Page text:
57 Some possible effects of a warmer world
Food production: a warmer global climate could increase food production in some areas and lower it in others, depending on crop- growing capacity and climate belts. Water supply: global warming would reduce water supply, shrinking or completely drying up lakes, streams, and aquifers. Forests and biodiversity: global warming would change the makeup and location of many of the worlds forests

58 Continued… Sea levels: in a warmer world, sea levels are expected to rise, primarily because ocean water expands when heated and because some land-based glacial ice will melt Weather extremes: as more heat is retained in the earth’s climate system, more air will move across the earth’s surface. Human health: global warming would bring more heat waves, which would double or triple heat-related deaths among the elderly and people with heart disease; it would also increase suffering from respiratory ailments such as asthma and bronchitis.

59 Solutions: dealing with global warming
Stabilizing the Co2 levels at the currect level would require reducing current global CO2 emissions by 66-83%. Increased use of nuclear power to reduce the amount of CO2 per unit of electricity as coal Using natural gas could help make the 40 to 50 year transition to an age of energy efficiency and renewable energy.

60 Ozone depletion In a band of the stratosphere kms above the earth’s surface, oxygen is continually converted to ozone and back to oxygen by a sequence of reactions initiated by UV radiation from the sun. UV radiation reaching the stratosphere consists of three bands: A, B, and C. The ozone layer blocks out nearly all of the highest- energy and biologically damaging UV-B band. Ozone depletion by certain chlorine- and bromine- containing chemicals emitted into the atmosphere by human activities is a serious long-term threat to human health, animal life, and the sunlight drive promary producers that support the earth’s food chains.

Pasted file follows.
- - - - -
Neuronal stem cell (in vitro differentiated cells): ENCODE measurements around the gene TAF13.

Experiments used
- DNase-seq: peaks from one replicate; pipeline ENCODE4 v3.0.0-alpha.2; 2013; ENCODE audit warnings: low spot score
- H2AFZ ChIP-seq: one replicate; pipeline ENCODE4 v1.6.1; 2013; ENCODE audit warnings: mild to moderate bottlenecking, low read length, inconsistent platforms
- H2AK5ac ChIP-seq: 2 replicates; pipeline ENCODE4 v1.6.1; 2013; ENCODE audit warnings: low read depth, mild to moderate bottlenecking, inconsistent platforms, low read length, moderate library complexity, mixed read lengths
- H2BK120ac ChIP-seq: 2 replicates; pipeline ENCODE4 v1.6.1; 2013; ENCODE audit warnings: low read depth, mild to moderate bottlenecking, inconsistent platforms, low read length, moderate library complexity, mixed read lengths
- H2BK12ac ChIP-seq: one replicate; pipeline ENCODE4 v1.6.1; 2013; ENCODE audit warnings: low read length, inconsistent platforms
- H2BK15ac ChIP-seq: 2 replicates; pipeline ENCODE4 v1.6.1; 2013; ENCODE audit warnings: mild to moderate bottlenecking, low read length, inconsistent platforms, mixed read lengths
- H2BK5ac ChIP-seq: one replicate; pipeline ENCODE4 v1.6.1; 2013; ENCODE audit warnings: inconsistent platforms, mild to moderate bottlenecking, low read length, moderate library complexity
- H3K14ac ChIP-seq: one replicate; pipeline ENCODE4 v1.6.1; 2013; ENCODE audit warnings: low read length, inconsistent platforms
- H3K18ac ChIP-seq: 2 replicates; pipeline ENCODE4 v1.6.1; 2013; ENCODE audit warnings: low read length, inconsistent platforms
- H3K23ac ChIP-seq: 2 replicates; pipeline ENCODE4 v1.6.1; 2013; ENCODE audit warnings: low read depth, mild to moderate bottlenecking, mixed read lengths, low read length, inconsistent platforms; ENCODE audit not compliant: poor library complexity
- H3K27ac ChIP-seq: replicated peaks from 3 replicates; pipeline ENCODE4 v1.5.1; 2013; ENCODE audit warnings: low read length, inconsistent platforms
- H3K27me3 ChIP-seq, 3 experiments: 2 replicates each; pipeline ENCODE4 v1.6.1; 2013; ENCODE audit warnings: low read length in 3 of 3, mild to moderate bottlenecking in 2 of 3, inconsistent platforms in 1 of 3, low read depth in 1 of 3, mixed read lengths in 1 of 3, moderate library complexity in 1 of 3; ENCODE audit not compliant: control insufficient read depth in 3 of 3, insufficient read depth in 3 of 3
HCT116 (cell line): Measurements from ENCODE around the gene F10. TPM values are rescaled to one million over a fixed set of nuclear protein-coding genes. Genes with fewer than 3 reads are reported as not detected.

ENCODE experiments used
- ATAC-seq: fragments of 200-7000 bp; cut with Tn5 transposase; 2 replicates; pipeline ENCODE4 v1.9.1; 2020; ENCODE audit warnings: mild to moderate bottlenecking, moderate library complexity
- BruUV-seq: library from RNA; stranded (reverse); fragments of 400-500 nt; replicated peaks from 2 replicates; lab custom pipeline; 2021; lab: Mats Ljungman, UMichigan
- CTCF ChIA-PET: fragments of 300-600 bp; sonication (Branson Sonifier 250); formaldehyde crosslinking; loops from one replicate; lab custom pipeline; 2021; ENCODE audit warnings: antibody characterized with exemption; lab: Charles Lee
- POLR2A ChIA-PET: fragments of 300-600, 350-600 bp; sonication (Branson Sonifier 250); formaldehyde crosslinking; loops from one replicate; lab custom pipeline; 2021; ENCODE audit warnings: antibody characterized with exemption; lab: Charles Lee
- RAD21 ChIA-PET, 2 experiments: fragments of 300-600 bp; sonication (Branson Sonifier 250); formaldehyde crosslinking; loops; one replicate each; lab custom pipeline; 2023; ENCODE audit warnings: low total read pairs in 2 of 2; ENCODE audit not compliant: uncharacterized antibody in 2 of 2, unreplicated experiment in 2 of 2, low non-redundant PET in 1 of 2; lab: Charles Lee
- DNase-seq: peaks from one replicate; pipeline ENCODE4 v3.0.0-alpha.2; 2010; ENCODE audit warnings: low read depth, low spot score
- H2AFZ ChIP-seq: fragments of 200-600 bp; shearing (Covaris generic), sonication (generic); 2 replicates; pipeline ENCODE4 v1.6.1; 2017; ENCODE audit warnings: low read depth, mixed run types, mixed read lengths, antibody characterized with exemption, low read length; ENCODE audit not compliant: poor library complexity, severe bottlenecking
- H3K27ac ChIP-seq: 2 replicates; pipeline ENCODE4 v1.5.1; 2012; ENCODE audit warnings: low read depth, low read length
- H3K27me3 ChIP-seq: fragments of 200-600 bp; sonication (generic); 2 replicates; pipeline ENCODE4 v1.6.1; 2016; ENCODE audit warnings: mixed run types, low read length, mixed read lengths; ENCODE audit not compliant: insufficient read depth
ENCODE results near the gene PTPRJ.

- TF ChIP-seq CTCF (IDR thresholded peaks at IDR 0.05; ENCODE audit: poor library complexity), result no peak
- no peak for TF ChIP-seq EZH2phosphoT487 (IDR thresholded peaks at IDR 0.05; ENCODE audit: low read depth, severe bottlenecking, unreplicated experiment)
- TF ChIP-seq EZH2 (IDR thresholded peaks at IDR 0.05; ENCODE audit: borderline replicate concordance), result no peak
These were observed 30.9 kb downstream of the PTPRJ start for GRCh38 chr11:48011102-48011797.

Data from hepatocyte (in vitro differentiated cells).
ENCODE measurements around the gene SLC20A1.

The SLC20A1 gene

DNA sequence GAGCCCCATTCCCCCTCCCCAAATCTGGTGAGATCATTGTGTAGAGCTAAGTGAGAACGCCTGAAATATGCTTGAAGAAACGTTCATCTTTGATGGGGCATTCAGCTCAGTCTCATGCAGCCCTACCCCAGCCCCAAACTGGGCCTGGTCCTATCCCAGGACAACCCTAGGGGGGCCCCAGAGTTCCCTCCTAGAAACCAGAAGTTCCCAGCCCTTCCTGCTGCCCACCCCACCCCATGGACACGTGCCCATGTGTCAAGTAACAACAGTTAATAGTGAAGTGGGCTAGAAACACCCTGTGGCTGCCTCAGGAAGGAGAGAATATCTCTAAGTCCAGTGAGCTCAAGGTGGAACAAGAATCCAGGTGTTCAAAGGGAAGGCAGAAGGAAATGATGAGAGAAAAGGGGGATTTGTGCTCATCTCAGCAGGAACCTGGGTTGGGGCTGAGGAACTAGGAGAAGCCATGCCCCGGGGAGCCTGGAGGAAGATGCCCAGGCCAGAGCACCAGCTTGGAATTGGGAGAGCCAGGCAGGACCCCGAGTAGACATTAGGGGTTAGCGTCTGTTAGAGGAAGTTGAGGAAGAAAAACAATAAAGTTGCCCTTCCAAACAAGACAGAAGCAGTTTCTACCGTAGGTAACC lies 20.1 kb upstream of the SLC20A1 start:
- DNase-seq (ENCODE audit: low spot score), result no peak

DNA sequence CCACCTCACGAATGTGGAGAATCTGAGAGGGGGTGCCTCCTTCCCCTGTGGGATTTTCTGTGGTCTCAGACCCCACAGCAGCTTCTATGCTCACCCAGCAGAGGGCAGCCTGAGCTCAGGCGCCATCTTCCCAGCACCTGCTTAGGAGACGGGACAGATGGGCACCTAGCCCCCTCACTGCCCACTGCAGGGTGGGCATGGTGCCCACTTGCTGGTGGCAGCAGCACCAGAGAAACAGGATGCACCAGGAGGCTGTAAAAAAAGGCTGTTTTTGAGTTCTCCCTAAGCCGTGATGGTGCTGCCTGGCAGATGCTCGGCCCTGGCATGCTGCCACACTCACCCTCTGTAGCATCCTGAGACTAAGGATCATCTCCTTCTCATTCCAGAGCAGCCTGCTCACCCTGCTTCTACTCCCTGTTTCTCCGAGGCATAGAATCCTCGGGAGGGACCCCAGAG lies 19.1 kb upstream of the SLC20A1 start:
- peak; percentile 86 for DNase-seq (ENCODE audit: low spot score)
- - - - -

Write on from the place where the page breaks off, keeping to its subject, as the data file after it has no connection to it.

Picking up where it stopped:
61 CFCs released into the air rise slowly into the stratosphere
CFCs released into the air rise slowly into the stratosphere. There, under the influence of high energy UV radiation, they break down and release highly reactive chlorine atoms, which speed up the breakdown of highly reactive ozone into O2 and O. This causes ozone to be destroyed faster than it is formed.

62 Solutions: protecting the ozone layer
It will take another years for the ozone layer to return to 1975 levels and another years to return to pre recovery levels. Substitutes are already available for most uses of CFCs. Hydochlorofluorocarbons (HCFCs) contain fewer chlorine atoms per molecule than CFCs Because of their shorter lifetimes in the stratosphere, these compounds should have only about 2.5% of the ozone depleting potential of CFCs.